Reviewing "People Like Us," the CBS documentary that created a flap between the network and the White Huse recently, Post television critic Tom Sahles wrote that its "effect . . . is to alter one's image of President Reagan from that of amiable boob to something more along the lines of callous cad." also, "it is did difficult to watch the program's stories of hardship and destitution and not invoke the visual memory of the president romping in the surf . . . in Barbados, and the distressing symbolism that goes with it: the president splashes in the lap of luxury while Americans go hungry."

The program, which appeared April 22, was narrated and written in part by Bill Moyers, a former White House press secretary. It portrayed four tragic cases: an Ohio man with cerebral palsey who had been dropped from disability rolls; a New Jersey woman forced to quit her job and go back on welfare in order that an ailing son would be eligible for government medical benefits; a 13-year-old Wisconsin girl who suffered two strokes, and a Milwaukee priest who supervises a food program for the poor.

Unquestionably, the episodes were chosen to demonstrate that Mr. Reagan's polcies are hurting the poor, despite a somewhat disingenous comment attributed later to Mr. Moyers: "I didn't believe that this was going to be interpreted as an attack on the administrtion, which it isn't." Obviously, Mr. Shales saw it as a broadside and justifiably so, Mr. Moyers was also quoted as saying, "We leaned over backwards not to juxtapose presidential statements with people's circumstances."

Principally because it was not given the opportunity to respond on the network, the White House characterized the program as "below the belt."

That's about the way a number of readers, including some Post staff and I, reacted to Mr. Shales' ad hominem comments about the president -"boob" . . . "cad" . . . "in the lap of luxury while Americans go hungry." His opinion that the program was "a killer," that it "could mark a turning point in American public opinion toward the Reagan administration and its cavalier treatment of the poor," is fair by the critic, although it could be argued that "cavalier treatment" is a judgement better left to political commentators. Elsewhere, when he says, "neither Reagan nor any of his army of gray spokesmen and ax-weilding henchmen is seen" seems more than necessary to make a simple point.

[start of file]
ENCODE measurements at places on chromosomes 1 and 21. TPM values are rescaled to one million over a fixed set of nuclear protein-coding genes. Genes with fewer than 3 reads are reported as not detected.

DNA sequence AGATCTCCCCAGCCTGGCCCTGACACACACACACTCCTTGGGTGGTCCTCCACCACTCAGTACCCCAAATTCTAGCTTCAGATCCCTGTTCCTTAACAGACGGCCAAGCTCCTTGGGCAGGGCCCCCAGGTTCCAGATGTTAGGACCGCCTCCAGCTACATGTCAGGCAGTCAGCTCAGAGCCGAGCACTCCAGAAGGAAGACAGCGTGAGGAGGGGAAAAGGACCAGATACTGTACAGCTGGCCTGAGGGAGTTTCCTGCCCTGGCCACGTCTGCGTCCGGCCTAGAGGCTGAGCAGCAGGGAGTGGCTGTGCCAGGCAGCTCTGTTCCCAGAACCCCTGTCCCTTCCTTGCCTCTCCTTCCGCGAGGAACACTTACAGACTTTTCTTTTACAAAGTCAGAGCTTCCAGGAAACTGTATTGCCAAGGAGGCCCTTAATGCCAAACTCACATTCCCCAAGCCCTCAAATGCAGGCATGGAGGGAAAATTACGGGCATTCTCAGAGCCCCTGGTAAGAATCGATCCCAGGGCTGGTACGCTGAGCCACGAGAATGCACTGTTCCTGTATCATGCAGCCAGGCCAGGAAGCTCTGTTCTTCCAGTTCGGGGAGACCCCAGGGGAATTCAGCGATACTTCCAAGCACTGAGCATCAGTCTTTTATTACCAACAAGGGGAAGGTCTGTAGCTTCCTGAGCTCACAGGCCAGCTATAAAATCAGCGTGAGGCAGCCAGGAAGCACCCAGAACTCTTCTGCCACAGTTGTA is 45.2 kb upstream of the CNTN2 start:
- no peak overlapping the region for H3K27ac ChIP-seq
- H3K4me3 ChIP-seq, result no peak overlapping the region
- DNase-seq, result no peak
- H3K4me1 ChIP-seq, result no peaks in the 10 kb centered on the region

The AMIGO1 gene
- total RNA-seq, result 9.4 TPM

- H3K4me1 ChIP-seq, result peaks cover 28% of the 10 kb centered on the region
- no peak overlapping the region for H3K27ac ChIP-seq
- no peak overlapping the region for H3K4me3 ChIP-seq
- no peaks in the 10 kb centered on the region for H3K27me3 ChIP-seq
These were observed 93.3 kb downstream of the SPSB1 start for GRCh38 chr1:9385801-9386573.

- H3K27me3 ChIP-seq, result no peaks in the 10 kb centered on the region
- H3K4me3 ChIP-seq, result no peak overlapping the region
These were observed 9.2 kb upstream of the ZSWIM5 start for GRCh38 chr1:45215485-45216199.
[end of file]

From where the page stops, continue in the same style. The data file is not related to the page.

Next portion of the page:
Mr. Shales is an estmable reviewer whose work is often praised and rarely faulted. All critics -book, theater, art, television -function within limits. Generally, this means that critics avoid competing with the topic under reveiw, thereby leaving no opening for the charge the critic is a hit man working on targets of convenience. The writ accorded a critic carries with it a firm requirement for relevance and fairness. It is exceeded if one takes advantage by simply letting off offensive steam.

Coincidentally, Post news coverage of the president in jBarbados and its fairness was the subject of a letter recently from Dorothy Brady, editor of her high school newspaper in Annandale. "I was angered," she wrote, "by the . . . photograph and article on the front page of the 10 April edition of The Post. Beside the photograph of our president swimming . . . in Barbados was the caption "Working Hard at Vacation in the Carribbean" which seemed to question whether the president was indeed doing his job."

This observant young editor touches on a small but significant matter of fairness. The media could do with a little less sanctimonoiusness, as in this case. Newsmen could at least have told their readers that they're down there on the beach, too, even if they don't choose to say, "The water's fine. wish you were here."